Sunday, January 19, 2020


About four years ago, for reasons now lost to the mists of time, I suggested to my mom that she could give Cubby a chess board for Christmas. Or maybe his birthday.

As I said, I cannot for the life of me remember now why I suggested that. Maybe he had played it at school and liked it? Maybe we had an old board at Blackrock and he liked it?

I dunno. Upshot is, we have a chess set.

Someone taught Cubby--probably A., but again, my memory on this is leaky as a sieve--so he knew the basic rules. Cubby taught Charlie at some point in the past couple of years. They would play every once in awhile when they got bored, but it was never a regular thing.

Until now.

I have no idea why, but sometime over the Christmas break from school, chess became Charlie's Thing, with a capital "T." And he is startlingly good at it.

First he played Cubby, but Charlie almost always won. Cubby would usually only play one game (probably because he always lost that game), which didn't satisfy Charlie's insatiable chess demands.

Then Charlie started playing A., who, although he knows how to play, hasn't played in years. A. usually won, although Charlie won often enough that A. has to really pay attention to avoid getting sneakily taken out.

Charlie's a menace with those diagonally-moving bishops that come out of nowhere*.

At some point in this chess battling, I mentioned to Charlie that my high school had a chess club.

"Really?" said Charlie. "I'm gonna start one at my school!"

I tried to explain that this was my high school, which was composed of people significantly older than seven years old. Not many seven-year-olds play chess, I told him. Also, my high school had like 500 people from which to pull members for a chess club, and even then, I think there were only maybe six guys in it.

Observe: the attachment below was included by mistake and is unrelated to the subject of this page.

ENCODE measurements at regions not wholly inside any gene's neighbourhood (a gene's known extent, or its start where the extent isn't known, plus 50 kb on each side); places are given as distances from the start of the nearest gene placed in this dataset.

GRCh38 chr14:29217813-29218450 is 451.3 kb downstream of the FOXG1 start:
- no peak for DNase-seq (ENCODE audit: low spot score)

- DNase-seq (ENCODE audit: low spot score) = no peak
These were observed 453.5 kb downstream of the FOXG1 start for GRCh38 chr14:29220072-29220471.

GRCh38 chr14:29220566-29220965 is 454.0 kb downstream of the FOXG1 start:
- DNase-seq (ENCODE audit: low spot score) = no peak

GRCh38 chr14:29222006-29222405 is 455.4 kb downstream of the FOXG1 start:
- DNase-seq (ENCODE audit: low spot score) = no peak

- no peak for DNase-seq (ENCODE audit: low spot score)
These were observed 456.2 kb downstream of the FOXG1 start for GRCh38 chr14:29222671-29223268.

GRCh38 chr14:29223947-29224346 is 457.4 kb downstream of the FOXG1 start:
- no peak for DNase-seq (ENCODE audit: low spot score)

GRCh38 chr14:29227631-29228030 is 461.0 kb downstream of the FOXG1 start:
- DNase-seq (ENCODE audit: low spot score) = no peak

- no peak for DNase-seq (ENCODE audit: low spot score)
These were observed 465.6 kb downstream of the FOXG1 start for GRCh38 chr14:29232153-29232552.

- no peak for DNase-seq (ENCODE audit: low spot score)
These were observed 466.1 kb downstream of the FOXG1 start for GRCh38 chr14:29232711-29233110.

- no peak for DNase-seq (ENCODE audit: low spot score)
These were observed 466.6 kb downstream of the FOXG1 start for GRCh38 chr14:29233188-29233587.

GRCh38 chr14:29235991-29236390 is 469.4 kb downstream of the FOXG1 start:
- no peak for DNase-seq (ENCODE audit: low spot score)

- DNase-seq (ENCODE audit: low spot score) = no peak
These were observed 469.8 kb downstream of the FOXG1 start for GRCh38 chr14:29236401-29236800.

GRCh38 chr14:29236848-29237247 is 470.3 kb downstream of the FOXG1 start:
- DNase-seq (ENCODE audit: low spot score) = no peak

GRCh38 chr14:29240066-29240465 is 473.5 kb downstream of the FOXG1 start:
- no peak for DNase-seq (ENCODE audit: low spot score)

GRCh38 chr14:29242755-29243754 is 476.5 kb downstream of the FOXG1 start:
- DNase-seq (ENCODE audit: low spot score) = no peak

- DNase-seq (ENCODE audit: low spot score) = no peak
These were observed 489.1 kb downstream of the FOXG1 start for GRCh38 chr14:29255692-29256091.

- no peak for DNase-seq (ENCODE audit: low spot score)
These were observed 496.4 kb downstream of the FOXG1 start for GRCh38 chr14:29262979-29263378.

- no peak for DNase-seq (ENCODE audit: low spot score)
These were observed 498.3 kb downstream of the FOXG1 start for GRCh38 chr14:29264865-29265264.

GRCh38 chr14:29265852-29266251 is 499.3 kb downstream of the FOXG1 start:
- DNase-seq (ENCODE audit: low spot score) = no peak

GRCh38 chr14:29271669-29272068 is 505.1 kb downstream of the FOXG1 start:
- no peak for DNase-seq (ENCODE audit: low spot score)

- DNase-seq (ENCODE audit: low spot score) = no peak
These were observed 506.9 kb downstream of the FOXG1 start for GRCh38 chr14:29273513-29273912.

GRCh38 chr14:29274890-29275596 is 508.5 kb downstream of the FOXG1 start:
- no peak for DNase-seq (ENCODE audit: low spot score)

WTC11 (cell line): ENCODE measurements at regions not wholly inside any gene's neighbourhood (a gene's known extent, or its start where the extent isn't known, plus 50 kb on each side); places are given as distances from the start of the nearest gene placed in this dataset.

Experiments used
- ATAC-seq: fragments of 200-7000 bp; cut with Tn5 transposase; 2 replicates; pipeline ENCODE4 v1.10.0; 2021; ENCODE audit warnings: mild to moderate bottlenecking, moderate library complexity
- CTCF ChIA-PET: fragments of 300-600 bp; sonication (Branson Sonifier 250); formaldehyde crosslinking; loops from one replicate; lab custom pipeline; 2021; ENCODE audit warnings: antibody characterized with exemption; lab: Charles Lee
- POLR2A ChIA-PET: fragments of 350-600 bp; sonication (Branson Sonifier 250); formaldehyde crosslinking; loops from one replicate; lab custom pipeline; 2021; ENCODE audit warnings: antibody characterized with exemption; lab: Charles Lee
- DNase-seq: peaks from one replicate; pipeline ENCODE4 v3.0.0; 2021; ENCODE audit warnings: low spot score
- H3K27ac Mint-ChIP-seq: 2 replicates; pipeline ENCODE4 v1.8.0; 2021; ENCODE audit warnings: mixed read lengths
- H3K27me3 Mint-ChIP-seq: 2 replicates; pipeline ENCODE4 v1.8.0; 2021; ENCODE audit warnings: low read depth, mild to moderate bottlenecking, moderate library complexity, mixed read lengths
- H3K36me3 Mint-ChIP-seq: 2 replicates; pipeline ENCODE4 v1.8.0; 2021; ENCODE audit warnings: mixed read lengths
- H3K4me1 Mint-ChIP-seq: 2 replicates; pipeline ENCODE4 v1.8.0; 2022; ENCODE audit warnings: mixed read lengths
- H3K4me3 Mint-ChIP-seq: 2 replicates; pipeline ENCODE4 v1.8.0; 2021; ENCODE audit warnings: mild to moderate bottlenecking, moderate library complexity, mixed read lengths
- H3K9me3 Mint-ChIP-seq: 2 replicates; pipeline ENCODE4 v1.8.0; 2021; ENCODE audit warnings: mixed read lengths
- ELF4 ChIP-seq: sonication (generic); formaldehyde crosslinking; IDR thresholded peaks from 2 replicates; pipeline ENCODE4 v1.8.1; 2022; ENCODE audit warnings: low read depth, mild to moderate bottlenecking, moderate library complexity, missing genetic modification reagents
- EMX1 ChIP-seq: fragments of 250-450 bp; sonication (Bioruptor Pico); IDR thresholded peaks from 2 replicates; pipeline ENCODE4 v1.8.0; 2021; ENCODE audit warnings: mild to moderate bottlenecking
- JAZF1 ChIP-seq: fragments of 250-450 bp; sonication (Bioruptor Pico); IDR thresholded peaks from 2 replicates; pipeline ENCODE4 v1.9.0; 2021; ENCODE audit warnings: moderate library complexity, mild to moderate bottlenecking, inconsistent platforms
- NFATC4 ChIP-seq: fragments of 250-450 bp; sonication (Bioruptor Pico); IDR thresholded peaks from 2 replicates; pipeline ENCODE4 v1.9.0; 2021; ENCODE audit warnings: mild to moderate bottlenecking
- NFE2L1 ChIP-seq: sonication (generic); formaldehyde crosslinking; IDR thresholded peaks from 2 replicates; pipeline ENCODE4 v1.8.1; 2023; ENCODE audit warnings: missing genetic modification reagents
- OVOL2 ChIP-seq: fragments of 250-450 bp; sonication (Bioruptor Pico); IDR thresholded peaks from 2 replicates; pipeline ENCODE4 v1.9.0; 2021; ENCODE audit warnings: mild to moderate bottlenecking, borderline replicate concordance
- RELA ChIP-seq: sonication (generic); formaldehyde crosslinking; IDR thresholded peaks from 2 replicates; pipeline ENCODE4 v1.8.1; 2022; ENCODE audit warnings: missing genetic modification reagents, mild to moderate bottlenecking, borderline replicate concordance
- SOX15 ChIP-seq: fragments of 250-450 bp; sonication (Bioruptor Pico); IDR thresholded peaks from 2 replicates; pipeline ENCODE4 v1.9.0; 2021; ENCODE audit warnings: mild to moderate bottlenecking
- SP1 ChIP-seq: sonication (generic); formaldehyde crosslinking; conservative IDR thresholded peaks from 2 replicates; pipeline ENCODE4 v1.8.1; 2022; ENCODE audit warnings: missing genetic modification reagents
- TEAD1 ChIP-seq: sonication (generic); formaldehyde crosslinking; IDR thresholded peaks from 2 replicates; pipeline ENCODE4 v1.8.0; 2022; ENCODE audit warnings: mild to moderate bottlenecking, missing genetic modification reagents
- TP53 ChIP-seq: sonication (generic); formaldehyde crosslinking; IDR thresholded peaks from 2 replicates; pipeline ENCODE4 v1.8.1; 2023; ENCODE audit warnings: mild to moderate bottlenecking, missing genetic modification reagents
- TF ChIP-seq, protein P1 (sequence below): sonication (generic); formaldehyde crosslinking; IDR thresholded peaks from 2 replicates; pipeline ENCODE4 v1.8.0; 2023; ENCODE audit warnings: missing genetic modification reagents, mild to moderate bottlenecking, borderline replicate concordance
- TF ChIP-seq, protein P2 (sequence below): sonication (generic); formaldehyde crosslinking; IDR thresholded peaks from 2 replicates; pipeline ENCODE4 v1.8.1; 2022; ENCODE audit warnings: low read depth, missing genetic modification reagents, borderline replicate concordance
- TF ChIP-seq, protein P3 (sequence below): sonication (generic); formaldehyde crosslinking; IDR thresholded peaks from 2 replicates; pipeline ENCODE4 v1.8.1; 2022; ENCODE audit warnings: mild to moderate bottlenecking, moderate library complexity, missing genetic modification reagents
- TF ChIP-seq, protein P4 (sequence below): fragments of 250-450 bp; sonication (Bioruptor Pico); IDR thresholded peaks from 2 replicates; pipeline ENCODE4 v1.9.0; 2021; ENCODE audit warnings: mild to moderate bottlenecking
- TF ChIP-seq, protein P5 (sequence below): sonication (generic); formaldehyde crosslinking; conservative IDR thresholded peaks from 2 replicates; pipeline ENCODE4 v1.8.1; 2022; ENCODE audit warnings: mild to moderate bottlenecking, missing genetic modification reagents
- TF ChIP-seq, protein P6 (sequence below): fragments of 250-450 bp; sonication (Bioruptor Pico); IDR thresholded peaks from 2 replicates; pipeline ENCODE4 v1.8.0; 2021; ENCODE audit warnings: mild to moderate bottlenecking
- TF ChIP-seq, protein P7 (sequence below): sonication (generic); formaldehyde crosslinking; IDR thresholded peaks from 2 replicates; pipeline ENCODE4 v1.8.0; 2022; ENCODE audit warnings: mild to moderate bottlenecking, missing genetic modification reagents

I was trying to prepare him for the fact that maybe he wouldn't get a great response to the idea of a chess club at an elementary school that boasts all of 25 students. I was worried that he would be disappointed if nobody signed up. I couldn't imagine that this would go anywhere.

Nevertheless, he and Cubby made posters to put in the hallways ("Chess Challenge Club. You may be a pro, but can you defeat The Master?") and a sign-up sheet. Charlie brought his chess board with him to school. They decided to hold the meetings during the last recess of the day.

I happened to be working that day, so I was there to see what transpired. And what transpired was, well, a chess club.

Charlie set up his board to the side of the playground and started playing one of the girls in his class. Some kids left the game of tag currently in progress to see what was happening and then there was a small crowd watching the chess game. And then they signed up to be in the club.

The next day that I was at work, the students in Charlie's class were playing chess in their free time and his teacher had to make rules about who could play when.

So Charlie started the chess craze at his elementary school. It probably won't last long, but for now, he's happy.

And I'm happy that my children are braver than I have ever been about being themselves and following their own passions.

Bravo, Charlie. I hope you will always be so true to yourself.

* I know this because he eventually cajoled me into playing with him a couple of times, even though he basically had to re-teach me the game. I haven't played since I was about ten, and it's ridiculous how proud I am of myself that I won both times. Beginners luck, without doubt. But I must admit, chess is pretty fun when I have the mental stamina to play. Which isn't often.


flask said...

dang. that kind is GOING places.

Anonymous said...

Love this! So cool!

Joellen said...

Yay, Charlie! That is brave to start a club all on your own.

Gemma's person said...

Wowee...good job Charlie / Cubby. Their own brothers team. Working together . Good for dear Charlie for being so good at chess. This could spread city wide. I just love how independent your children are.

tu mere said...

This is so great for Charlie and the school. Somehow, a smaller school with less to interest students seems like a perfect setting to start up something different - so Charlie! Also glad to hear you still have the mental stamina to play and win. Really hope this takes root and continues to be a challenge and fun for Charlie.

Anonymous said...

Charlie could also play chess on the computer. There are several web sites that would "play" with him. Mary in MN

Kristin @ Going Country said...

Mary: Yes, and we will probably eventually tell him that. But for now, one of the best things about chess is that it can be played without the computer and therefore requires interaction with your opponent. Good opportunity for teaching all those boring Life Lessons about fair play and being a gracious winner and all that. :-)